Project items

Items saved from this article

This article has been saved
Highlights (0)
Some of your highlights are legacy items.

Highlights saved before July 30, 2012 will not be displayed on their respective source pages.

You can easily re-create the highlights by opening the book page or article, selecting the text, and clicking “Highlight.”

Citations (0)
Some of your citations are legacy items.

Any citation created before July 30, 2012 will labeled as a “Cited page.” New citations will be saved as cited passages, pages or articles.

We also added the ability to view new citations from your projects or the book or article where you created them.

Notes (0)
Bookmarks (0)

You have no saved items from this article

Project items include:
  • Saved book/article
  • Highlights
  • Quotes/citations
  • Notes
  • Bookmarks
Notes
Cite this article

Cited article

Style
Citations are available only to our active members.
Buy instant access to cite pages or passages in MLA, APA and Chicago citation styles.

(Einhorn, 1992, p. 25)

(Einhorn 25)

1. Lois J. Einhorn, Abraham Lincoln, the Orator: Penetrating the Lincoln Legend (Westport, CT: Greenwood Press, 1992), 25, http://www.questia.com/read/27419298.

Cited article

Is CPSC's Bat 'Corked?' (Consumer Product Safety Commission's Ann Brown Recommendation on Children's Baseball Safety Equipment Is Questioned)
Settings

Settings

Typeface
Text size Smaller Larger Reset View mode
Search within

Search within this article

Look up

Look up a word

  • Dictionary
  • Thesaurus
Please submit a word or phrase above.
Print this page

Print this page

Why can't I print more than one page at a time?

Help
Full screen

matching results for page

    Questia reader help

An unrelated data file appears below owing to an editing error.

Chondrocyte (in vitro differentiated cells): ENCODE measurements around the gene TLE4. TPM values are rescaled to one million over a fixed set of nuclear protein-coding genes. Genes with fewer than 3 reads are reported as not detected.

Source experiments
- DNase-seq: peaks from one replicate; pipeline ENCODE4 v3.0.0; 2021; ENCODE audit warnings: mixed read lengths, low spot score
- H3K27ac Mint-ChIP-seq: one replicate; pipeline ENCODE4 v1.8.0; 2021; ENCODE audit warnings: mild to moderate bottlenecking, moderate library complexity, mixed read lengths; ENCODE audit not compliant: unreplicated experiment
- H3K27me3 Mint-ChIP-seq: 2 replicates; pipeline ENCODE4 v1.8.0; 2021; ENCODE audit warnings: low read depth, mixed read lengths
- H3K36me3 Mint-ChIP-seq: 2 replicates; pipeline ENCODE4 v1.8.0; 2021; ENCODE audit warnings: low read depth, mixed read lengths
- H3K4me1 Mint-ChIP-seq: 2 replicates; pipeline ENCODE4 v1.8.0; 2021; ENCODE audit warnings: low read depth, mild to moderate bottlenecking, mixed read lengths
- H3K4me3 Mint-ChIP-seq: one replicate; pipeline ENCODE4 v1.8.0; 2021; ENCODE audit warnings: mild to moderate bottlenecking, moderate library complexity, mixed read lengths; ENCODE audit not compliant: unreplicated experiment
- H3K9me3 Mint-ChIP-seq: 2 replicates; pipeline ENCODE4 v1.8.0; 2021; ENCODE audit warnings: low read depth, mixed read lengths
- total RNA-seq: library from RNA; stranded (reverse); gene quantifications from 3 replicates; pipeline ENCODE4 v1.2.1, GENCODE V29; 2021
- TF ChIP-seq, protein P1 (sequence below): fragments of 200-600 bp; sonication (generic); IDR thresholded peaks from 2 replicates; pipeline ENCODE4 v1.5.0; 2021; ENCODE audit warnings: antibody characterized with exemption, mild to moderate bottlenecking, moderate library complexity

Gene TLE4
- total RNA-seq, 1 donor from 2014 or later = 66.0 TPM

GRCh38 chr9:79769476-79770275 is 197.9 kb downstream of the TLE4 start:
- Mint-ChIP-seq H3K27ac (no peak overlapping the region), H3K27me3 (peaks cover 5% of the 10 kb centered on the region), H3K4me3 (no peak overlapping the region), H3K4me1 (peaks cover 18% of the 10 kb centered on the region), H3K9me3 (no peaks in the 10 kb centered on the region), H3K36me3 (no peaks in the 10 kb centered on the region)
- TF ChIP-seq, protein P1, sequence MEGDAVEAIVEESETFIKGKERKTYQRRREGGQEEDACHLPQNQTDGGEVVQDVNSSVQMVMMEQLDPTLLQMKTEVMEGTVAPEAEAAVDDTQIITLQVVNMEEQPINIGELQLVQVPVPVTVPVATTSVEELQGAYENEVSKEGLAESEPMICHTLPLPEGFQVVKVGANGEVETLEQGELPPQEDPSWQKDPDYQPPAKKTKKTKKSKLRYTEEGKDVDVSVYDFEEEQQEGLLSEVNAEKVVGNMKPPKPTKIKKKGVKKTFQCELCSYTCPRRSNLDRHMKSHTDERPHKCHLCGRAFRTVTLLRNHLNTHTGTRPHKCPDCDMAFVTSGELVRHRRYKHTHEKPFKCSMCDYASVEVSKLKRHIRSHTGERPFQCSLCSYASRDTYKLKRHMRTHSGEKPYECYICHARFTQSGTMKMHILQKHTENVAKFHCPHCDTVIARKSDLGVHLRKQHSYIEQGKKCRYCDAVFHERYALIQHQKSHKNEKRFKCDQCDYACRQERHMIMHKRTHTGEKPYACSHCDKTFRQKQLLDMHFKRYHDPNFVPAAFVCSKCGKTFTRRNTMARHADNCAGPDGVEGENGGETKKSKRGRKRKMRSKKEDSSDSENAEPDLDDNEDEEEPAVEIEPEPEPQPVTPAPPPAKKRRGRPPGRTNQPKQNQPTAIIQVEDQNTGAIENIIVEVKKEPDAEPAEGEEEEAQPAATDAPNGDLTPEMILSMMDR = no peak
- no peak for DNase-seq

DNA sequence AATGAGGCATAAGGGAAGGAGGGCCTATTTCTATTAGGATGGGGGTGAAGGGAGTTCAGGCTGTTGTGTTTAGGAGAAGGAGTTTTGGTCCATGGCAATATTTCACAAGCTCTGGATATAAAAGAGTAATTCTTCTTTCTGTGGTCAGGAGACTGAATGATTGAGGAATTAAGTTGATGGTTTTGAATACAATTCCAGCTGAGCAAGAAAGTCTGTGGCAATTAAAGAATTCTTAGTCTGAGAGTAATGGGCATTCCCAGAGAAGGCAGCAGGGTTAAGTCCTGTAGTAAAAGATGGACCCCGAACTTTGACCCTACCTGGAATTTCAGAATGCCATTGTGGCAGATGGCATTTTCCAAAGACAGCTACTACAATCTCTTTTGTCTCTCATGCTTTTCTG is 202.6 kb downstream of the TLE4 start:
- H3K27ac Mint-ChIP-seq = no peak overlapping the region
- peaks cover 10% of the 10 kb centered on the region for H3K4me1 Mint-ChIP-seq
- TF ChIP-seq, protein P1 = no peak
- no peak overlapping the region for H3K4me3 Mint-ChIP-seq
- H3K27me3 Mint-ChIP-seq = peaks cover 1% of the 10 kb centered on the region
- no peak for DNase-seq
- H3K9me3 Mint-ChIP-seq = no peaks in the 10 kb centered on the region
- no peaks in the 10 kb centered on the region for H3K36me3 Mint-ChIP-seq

How to highlight and cite specific passages

    1. Click or tap the first word you want to select.
    2. Click or tap the last word you want to select, and you’ll see everything in between get selected.
    3. You’ll then get a menu of options like creating a highlight or a citation from that passage of text.

    OK, got it!

    Cited passage

    Style
    Citations are available only to our active members.
    Buy instant access to cite pages or passages in MLA, APA and Chicago citation styles.

    "Portraying himself as an honest, ordinary person helped Lincoln identify with his audiences." (Einhorn, 1992, p. 25).

    "Portraying himself as an honest, ordinary person helped Lincoln identify with his audiences." (Einhorn 25)

    "Portraying himself as an honest, ordinary person helped Lincoln identify with his audiences."1

    1. Lois J. Einhorn, Abraham Lincoln, the Orator: Penetrating the Lincoln Legend (Westport, CT: Greenwood Press, 1992), 25, http://www.questia.com/read/27419298.

    Cited passage

    Thanks for trying Questia!

    Please continue trying out our research tools, but please note, full functionality is available only to our active members.

    Your work will be lost once you leave this Web page.

    Buy instant access to save your work.

    Already a member? Log in now.

    Oops!

    An unknown error has occurred. Please click the button below to reload the page. If the problem persists, please try again in a little while.